As an apartment owner or developer, the question of parking is becoming more and more critical. Yes, parking can drive revenue – yet it is also very costly to build, and if use (and therefore income) declines, parking is very difficult to repurpose.
Several factors are making the parking question increasingly important to analyze in greater detail:
- Changes in renter preferences (are cars going the way of the Blackberry?)
- Traffic, congestion & ownership costs making cars less desirable
- Cost to build parking becoming prohibitive to project cost
- Better options than car ownership exist & are becoming more plentiful
Why Are More Residents – and Millennials – Going Carless?
Being carless in Seattle a decade ago was unthinkable. The buses took hours to crawl across the city, and unless you had the muscles and endurance to pedal a bike up Seattle’s many hills, you were out of luck. Today, a carless commuter has much better options.
Accordingly, car ownership in Seattle is declining—for the first time in nearly 50 years! According to the latest Census data, the percentage of households in Seattle that own a vehicle dropped by 1% in 2015. While this change might sound small, it’s the first dip in car ownership since the 1970s. And the decline is driven almost entirely by Seattle’s millennials, also known as the bulk of the renting base.
Why the decline?
DRIVING IN SEATTLE IS A MESS. According to traffic data provided by Kirkland-based Inrix, Seattle has the 10th worth traffic in the US – and the 20th worst in the world (out of over a 1,000 cities measured!). We just built a new bridge across SR-520, so traffic will get better, right? No such luck. Seattle is currently the fastest-growing city in America, so don’t plan on cruising along our pot-holed roads alone anytime soon.
DRIVING IS COSTLY. The combined costs of gas, maintenance, and parking are proving too much for many younger residents, especially when they only need their cars for grocery runs or weekend trips. Imagine where else a renter could allocate the roughly $6,000 to $10,000 they will spend annually to use a car that on average is parked 95% of the time.
DRIVING ISN’T AS COOL, ANYMORE. Maybe a shiny $100K Model S is a sign of prosperity to a Silicon Valley techie, yet in the Subaru and Birkenstock PNW, hopping on that bus or arriving to a date in a diminutive (READ: efficient and earth-conscious) Car2Go is the “new” cool.
Myriad options beyond car ownership exist, and the offerings are getting cheaper. It’s easier than ever to live in Seattle without a set of wheels:
But we return to the original question: what does this trend mean for real estate investors?
Going to Work Carless is the New Trend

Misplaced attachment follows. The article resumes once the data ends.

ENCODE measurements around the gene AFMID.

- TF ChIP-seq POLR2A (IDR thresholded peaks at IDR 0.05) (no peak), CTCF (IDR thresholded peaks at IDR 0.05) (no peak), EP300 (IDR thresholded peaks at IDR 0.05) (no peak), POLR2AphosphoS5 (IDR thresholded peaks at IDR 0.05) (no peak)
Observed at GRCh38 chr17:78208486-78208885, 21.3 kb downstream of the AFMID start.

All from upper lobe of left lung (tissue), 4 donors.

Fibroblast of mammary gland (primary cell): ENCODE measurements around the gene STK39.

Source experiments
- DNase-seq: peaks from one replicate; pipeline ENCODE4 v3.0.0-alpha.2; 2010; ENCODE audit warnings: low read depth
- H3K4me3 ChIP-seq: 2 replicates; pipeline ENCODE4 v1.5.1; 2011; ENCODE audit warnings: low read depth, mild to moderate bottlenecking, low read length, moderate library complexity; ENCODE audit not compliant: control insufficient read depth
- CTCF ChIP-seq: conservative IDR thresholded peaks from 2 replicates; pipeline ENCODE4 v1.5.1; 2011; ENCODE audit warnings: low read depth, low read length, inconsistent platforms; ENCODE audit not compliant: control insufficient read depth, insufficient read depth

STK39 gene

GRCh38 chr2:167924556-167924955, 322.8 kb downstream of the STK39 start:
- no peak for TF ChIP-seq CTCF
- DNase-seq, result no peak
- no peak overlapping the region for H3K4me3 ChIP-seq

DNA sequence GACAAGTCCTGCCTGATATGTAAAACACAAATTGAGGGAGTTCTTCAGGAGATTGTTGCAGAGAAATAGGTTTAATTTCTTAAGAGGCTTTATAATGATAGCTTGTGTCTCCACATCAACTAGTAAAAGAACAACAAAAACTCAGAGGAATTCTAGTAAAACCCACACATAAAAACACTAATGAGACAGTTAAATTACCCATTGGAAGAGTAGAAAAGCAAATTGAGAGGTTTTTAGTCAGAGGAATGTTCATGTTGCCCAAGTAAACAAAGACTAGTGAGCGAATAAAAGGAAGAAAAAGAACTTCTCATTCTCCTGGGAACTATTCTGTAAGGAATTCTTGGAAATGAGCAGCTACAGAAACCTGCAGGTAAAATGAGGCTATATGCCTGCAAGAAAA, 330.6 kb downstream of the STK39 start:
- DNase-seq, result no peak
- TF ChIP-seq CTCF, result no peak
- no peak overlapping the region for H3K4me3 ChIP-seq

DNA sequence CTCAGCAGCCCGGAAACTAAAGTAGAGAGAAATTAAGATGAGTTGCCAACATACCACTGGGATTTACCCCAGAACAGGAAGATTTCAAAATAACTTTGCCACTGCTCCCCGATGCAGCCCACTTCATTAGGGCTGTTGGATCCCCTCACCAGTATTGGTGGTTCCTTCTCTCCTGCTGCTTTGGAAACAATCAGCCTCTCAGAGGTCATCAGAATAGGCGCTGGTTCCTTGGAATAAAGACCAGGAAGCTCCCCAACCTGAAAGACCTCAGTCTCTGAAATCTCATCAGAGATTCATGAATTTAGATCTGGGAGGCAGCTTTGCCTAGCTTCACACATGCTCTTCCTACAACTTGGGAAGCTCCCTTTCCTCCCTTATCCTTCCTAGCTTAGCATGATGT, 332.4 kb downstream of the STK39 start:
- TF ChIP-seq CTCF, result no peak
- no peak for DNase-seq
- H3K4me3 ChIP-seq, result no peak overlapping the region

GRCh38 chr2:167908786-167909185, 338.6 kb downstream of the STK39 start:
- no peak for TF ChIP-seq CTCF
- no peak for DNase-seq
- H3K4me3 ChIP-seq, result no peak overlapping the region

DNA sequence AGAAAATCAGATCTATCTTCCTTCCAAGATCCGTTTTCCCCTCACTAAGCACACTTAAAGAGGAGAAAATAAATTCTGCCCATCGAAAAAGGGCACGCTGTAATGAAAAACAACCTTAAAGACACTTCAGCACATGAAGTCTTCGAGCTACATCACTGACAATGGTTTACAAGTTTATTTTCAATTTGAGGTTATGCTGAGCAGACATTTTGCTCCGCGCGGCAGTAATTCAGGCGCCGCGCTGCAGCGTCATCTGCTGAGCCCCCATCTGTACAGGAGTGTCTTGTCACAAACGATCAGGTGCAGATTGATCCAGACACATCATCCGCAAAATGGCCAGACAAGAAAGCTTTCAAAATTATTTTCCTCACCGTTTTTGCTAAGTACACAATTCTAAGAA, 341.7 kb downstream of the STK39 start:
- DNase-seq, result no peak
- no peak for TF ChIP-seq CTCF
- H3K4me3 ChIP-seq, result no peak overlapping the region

It’s almost a universal truth that people living in urban environments want to live as close as possible to easy, accessible transit options. Getting to work is a prime consideration in where to live, yet how one gets to work is changing rapidly.
So how are renters getting to their jobs in downtown Seattle when they go carless? A variety of ways. Yet the fastest-growing trends are those that don’t require building more parking spaces – namely, public transportation and non-motorized modalities like bicycles or even walking.
Going Carless Isn’t Just for Urbanites
We’re already seeing development follow transit in Seattle. Planned developments in North Seattle, Seattle’s Eastside, and Snohomish County are clustered around the future light rail stations in anticipation of an explosion of demand.
The light rail’s steady expansion allows people living outside Seattle and Bellevue’s urban downtown to meet up with friends on Capitol Hill or in Columbia City without ever getting behind a wheel. Commuting on the light rail or on one of the RapidRide buses is faster than waiting in the daily traffic on I-5.
Look for rapidly increasing rental rates up and down light rail corridors over the next five years. In the meantime, factor a building’s transit score into its value as much as its available parking. For many residents – and especially millennials – a long walk to the closest bus stop will be a bigger deal breaker than no parking.
So How Much Parking Do you Really Need?
Five years ago, apartment developers couldn’t get away with building apartments that didn’t also include parking. Everyone had a car, and they needed someplace to put it! Parking was hardly considered an amenity because, at a certain price point, renters expected the option.
That’s not the case anymore. Not only are newer buildings including drastically less parking for residents, the decline hasn’t impacted the buildings’ values. We recently sold an apartment at record-breaking prices in Seattle’s core that had nearly zero parking, and I’ve seen the same trend in sales across the city.
If car ownership continues to decline over the next five years, developers will continue to decrease the parking offered in buildings in exchange for more units or value-add amenities.
Getting down to the nitty-gritty of how much parking your apartment really requires remains a tricky question, but more tools are becoming available: Right Size Parking is one such tool that helps best approximate parking requirements for a particular location.
Tracking and estimating demand for parking is tricky, and we are not all going to get it right immediately. Even in a dense, urban city like Chicago, apartment developers are building too much parking. A good step in the right direction, however, is to work with experts who have experience in markets that have similar growth patterns to our own city, and who will think critically about emerging patterns. New technologies are quickly emerging, and tenants’ lifestyle patterns and preferences can change just as quickly. Make sure you’re working with someone who knows the market and can help you capitalize!